"The published archival materials undeniably show that Soviet Lithuania existed. By the way, it is noted in the introductory article, with references to archival materials, that Lithuania's incorporation into the internal system of the Soviet Union happened rather peacefully," the Russian diplomat said.
"The documents, in my opinion, have great importance for the description and evaluation of a period of common history that is difficult for us all. To my mind, it's very important also because efforts have recently been made in historical literature to falsify the truth, to diminish the role of the Soviet Union in victory against Fascism," Chkhikvadze said.
The introductory article written by Česlovas Laurinavičius of the Lithuanian Institute of History says the period between August 1940 and August 1945 can be divided into four stages. The first stage, according to Laurinavičius, was between August 1940 and June 1941, characterised by stepped-up destruction of Lithuanian state institution and the country's incorporation into the Soviet Union's internal system.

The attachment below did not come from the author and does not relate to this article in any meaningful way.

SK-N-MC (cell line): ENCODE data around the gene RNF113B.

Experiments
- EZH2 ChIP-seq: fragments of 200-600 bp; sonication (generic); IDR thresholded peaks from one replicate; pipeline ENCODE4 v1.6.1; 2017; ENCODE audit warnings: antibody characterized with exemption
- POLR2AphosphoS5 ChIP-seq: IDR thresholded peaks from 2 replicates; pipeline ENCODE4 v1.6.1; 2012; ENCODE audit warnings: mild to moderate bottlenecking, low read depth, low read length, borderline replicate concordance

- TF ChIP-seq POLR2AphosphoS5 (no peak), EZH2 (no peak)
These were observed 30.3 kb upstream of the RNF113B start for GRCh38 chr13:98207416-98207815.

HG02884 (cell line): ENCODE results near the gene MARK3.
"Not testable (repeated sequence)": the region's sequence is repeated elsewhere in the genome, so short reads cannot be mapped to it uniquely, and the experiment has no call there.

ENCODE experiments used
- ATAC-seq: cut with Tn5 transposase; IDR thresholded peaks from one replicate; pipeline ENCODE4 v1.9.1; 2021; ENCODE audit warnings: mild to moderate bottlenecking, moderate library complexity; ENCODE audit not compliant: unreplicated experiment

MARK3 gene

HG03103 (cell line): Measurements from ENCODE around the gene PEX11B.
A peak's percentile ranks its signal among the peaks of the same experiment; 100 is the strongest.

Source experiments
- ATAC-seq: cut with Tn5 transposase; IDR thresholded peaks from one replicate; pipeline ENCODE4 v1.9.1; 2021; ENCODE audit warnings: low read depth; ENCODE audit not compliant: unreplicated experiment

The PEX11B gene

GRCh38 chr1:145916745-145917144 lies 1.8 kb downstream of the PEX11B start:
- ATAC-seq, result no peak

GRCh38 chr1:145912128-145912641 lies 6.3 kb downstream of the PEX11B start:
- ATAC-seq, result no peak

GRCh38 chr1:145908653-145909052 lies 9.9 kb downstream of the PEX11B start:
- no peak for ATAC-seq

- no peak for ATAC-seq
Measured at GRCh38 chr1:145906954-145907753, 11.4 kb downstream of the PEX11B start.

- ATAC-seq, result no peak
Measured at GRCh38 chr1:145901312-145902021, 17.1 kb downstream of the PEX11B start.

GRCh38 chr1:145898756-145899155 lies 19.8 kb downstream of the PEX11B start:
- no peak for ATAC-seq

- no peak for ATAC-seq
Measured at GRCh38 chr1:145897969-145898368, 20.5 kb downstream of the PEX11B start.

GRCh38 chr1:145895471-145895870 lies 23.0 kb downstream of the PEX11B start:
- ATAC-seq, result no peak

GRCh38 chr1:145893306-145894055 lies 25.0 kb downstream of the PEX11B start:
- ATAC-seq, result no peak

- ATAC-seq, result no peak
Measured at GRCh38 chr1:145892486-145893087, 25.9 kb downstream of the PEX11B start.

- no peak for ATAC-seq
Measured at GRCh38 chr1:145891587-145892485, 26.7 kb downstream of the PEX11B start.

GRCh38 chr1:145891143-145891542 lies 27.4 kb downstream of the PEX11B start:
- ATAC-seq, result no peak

"It is worth noting that this process started without any clear signs of resistance (apart from protests by Lithuanian diplomats accredited to foreign countries), and, unfortunately, this circumstance has so far been subjected to speculations of various kinds," Laurinavičius writes.
Later in the article, the historian also describes the fourth stage from 1944 until the end of 1945.
"Liberation from Nazism did not mean the restoration of statehood for Lithuania. A cruel Stalinist regime came into the country, which only heated up rising national resistance. The inertia of cruelties continued in Lithuania, a guerilla war was long and bloody," the article says.